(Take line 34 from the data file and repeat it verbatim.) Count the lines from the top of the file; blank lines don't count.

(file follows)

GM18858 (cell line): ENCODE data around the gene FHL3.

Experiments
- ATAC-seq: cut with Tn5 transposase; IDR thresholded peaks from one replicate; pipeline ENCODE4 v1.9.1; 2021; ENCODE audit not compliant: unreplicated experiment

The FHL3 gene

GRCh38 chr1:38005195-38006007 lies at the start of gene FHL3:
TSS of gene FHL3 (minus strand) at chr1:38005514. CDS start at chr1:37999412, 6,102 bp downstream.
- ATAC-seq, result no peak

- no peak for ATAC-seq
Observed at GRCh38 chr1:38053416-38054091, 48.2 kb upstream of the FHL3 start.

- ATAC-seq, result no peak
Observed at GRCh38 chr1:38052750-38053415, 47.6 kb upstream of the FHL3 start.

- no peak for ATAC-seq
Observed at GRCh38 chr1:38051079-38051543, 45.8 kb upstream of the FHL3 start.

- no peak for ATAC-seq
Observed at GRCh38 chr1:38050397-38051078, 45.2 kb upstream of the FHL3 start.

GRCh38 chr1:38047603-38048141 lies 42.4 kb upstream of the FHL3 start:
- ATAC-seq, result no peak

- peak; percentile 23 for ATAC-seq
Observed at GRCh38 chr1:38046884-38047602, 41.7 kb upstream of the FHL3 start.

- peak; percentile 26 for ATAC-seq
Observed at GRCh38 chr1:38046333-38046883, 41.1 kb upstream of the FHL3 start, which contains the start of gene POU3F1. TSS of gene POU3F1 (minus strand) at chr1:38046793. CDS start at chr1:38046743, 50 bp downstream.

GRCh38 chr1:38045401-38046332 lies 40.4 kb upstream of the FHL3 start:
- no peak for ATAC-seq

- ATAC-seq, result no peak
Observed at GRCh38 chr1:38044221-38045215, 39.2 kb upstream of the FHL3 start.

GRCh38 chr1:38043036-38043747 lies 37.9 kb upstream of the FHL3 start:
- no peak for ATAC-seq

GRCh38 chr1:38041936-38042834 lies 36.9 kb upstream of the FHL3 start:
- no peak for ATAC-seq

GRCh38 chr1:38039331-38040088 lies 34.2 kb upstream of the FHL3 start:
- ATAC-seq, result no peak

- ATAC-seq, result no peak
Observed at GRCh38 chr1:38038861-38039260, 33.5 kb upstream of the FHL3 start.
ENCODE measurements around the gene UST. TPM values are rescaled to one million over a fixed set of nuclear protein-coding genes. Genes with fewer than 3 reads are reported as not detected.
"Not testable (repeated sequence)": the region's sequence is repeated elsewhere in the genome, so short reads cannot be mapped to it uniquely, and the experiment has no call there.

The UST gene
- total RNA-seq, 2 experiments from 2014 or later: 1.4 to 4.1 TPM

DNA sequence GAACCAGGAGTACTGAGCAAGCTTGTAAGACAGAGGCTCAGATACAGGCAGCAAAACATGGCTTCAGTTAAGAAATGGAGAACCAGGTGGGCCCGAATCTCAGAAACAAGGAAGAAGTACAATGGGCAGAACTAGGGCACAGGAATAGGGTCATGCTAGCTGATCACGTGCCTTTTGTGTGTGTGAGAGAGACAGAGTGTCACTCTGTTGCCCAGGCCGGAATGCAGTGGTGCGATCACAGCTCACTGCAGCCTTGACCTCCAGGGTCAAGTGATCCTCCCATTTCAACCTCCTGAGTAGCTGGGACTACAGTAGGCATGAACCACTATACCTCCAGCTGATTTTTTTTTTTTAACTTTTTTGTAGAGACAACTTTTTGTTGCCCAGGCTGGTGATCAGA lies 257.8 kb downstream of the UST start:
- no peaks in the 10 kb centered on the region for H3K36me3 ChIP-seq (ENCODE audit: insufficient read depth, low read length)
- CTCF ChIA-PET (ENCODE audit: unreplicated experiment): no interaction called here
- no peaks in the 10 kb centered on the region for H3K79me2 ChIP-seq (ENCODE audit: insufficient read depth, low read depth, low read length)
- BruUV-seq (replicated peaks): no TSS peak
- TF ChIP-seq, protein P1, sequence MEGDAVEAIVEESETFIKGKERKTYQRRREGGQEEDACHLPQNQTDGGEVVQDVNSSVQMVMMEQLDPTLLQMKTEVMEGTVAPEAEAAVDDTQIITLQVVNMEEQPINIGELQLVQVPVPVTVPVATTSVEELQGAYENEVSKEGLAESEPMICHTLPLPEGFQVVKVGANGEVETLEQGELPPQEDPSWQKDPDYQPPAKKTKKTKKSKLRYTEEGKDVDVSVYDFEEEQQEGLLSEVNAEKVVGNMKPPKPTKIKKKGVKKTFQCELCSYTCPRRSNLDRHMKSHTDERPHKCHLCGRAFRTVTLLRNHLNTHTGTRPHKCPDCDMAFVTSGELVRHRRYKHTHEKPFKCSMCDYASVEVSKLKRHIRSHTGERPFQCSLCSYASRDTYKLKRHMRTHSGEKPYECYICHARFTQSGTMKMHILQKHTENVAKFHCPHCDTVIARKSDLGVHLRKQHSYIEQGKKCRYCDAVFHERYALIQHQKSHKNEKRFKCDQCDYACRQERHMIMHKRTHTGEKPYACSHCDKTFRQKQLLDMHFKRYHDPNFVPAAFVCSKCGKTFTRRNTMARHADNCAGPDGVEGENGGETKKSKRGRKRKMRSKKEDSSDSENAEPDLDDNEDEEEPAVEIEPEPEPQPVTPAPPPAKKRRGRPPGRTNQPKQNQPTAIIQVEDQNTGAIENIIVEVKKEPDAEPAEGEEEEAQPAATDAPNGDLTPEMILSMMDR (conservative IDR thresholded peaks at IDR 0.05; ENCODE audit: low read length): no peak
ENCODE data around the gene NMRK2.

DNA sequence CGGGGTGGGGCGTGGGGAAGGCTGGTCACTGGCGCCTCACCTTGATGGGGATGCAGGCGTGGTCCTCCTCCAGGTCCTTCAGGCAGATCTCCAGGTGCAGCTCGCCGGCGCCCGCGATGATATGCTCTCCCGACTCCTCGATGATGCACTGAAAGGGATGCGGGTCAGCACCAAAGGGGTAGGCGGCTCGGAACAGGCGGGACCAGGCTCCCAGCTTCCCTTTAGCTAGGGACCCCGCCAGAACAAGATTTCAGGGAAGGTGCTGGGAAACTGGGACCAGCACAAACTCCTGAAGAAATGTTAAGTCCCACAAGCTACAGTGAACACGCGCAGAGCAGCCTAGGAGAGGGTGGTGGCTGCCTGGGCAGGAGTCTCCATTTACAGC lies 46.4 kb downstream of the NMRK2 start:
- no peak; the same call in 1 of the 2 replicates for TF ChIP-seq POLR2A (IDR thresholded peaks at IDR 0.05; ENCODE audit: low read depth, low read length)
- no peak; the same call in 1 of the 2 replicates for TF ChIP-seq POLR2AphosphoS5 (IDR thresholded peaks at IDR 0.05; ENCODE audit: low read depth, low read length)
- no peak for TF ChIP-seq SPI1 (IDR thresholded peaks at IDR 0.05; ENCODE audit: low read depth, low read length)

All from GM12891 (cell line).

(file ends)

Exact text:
ENCODE measurements around the gene UST. TPM values are rescaled to one million over a fixed set of nuclear protein-coding genes. Genes with fewer than 3 reads are reported as not detected.